<input type='number' value={console.log(age)}/>
    </div>
  )
}
export default userForm

From the code above, you will understand better what I mean when I say the first variable is assigned the initialValue set in the useState function.

Let’s check the console to see its output.

With the above result, I want to be sure you have an inkling of an idea of the value the first variable is assigned to. If the useState(“John”) function for the name was an empty string like this useState(“ “), that will be the initialValue of name. The same applies to the rest of the state values.

Updating a useState variable

To update the value of the above example, we will be using the second variable, which is the function updater. There will be some addition to the code, as we will be using events to update the function. Well, as you know, events are the actions that place to make a static website an interactive one.

Now let’s get to it. We will be using the same code as above, but with some changes.

import React, {useState} from 'react'

const userForm = () => {
    const [name, setName] = useState("John")
    const [address, setAddress] = useState("14, mayne street, Indiana")
    const [age, setAge] = useState(28)
  return (
      <div>
          <input type='text'
              value={console.log(name)}
              onChange={ ((event)=> setName(event.target.value))} />
          <input type='text'
              value={console.log(address)}
              onChange={ ((event)=> setAddress(event.target.value))}/>
          <input type='number'
              value={console.log(age)}
              onChange={ ((event)=> setAge(event.target.value))}/>
    </div>
  )
}
export default userForm

From the code, we can see the onChange event being called. And inside the onChange event, we are using the second variable for each state to update the state from the initialValue.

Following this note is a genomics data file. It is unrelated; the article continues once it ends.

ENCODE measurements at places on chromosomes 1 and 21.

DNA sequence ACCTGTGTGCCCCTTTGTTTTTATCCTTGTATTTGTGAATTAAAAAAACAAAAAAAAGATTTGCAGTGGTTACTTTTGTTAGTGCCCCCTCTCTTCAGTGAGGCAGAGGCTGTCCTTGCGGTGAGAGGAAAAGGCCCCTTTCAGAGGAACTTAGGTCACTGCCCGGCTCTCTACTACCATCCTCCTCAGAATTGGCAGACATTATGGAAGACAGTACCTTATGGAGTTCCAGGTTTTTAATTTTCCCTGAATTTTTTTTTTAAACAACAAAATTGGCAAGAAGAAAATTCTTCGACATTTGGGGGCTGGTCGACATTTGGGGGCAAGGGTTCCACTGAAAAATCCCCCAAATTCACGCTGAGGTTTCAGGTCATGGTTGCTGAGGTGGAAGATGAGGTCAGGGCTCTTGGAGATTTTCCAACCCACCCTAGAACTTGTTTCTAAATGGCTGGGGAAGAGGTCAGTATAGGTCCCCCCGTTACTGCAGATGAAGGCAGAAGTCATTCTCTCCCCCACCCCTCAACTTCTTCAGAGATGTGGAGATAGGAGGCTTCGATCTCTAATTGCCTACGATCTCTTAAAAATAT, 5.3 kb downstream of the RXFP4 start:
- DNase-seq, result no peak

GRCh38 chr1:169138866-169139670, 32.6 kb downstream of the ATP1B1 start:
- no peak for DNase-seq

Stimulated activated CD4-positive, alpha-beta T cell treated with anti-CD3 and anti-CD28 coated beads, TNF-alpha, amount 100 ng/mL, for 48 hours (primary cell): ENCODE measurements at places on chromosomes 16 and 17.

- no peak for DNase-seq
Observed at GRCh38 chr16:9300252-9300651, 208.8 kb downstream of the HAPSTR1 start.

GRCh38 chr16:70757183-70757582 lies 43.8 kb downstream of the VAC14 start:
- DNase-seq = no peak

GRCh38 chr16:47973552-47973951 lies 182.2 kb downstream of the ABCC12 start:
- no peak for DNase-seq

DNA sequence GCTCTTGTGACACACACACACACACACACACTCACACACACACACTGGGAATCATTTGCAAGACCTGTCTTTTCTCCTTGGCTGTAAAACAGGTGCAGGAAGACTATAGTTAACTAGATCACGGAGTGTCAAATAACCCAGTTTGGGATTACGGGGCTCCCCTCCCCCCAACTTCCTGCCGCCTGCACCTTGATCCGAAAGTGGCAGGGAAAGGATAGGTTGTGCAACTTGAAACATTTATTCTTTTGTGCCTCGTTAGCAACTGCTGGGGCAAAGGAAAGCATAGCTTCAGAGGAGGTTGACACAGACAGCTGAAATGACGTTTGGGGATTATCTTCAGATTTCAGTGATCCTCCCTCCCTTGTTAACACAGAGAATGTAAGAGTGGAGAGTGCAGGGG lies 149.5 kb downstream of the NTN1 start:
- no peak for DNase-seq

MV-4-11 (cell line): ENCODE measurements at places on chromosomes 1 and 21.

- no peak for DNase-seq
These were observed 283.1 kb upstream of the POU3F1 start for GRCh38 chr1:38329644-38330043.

To update the state with the onChange event, we have to use a prop which could be named event as in our case, or e or ev as some people do. It’s just to note that an event is taking place in the function. After all of this is done, you can type in your input box and watch the state update. Take a look at my input box and the console below.

And in the console, it has been updated to this value in my input box. You can try it too, with a different input.

From the example above, we used string and number as our data types. You can use other data types as well and not just these. I’ll declare some new states with other data types so you don’t get confused about what they may look like.

import React, {useState} from 'react'

const userForm = () => {
    const [name, setName] = useState("John")
    const [address, setAddress] = useState(null)
    const [age, setAge] = useState(28)
    const [scores, setScores] = useState({ 'English': 75, 'Science': 64 })
    const [favoriteFood, setFavoriteFood] = useState(['rice', 'beans', 'cereal'])
  return (
      <div>
          <input type='text' value={console.log(name)}/>
          <input type='text' value={console.log(address)}/>
          <input type='number' value={console.log(age)}/>
          <input type='number' value={console.log(scores)}/>
          <input type='number' value={console.log(favoriteFood)}/>
    </div>
  )
}
export default userForm

Let’s look in the console to see our output as we have used different other data types.

There isn’t much difference in updating these other data types. The processes are the same. Just create an input element in your JSX for them and update them accordingly.

In the next article, we will be learning useEffect.

Hope this was helpful. If you have any questions, please feel free to ask me anytime. Also, don’t forget to follow me and like this tutorial.

Thanks and have a great day.

oluwatrillions
WRITTEN BY

oluwatrillions

FullStack JavaScript Developer | Writer